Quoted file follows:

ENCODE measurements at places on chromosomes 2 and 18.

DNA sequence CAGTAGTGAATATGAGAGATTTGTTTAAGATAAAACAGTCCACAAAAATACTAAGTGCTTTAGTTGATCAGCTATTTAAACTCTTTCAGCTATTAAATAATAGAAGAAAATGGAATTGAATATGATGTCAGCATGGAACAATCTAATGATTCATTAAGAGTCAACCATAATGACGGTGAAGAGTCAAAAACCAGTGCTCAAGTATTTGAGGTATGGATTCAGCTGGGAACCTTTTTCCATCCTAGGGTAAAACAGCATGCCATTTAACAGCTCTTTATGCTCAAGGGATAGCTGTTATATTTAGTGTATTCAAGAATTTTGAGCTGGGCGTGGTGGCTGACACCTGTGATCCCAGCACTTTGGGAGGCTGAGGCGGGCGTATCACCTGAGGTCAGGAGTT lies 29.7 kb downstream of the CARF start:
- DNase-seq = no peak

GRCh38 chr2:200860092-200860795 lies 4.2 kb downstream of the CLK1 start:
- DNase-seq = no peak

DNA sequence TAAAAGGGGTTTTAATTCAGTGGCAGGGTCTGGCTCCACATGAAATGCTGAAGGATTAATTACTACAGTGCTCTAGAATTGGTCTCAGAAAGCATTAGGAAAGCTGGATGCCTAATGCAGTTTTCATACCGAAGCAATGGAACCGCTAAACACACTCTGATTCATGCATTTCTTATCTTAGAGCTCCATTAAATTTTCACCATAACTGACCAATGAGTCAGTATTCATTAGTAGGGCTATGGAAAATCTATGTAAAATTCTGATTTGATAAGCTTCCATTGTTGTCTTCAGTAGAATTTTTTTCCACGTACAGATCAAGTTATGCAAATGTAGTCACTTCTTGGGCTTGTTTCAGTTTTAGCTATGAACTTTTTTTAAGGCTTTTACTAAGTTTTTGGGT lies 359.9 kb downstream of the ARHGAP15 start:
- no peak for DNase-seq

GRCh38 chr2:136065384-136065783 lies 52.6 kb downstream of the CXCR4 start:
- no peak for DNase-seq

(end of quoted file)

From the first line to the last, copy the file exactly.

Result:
ENCODE measurements at places on chromosomes 2 and 18.

DNA sequence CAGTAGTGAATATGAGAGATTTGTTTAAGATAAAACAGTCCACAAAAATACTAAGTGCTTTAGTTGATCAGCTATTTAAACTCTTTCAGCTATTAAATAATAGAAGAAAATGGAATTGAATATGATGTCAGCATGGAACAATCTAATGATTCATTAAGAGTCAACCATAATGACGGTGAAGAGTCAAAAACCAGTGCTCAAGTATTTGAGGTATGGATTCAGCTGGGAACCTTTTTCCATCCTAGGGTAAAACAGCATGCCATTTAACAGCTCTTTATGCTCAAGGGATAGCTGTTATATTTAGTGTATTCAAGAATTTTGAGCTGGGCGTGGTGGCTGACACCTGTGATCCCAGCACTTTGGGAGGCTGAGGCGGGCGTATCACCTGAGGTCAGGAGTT lies 29.7 kb downstream of the CARF start:
- DNase-seq = no peak

GRCh38 chr2:200860092-200860795 lies 4.2 kb downstream of the CLK1 start:
- DNase-seq = no peak

DNA sequence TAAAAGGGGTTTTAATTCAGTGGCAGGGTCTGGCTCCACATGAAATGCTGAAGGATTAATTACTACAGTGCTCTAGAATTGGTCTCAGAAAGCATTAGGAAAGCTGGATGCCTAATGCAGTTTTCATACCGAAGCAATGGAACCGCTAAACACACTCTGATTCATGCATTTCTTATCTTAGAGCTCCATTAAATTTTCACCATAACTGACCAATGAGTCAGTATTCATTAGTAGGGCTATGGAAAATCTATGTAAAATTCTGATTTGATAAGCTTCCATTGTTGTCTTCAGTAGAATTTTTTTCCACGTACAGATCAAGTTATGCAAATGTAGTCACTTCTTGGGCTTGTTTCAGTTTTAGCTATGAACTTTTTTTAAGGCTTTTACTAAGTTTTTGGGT lies 359.9 kb downstream of the ARHGAP15 start:
- no peak for DNase-seq

GRCh38 chr2:136065384-136065783 lies 52.6 kb downstream of the CXCR4 start:
- no peak for DNase-seq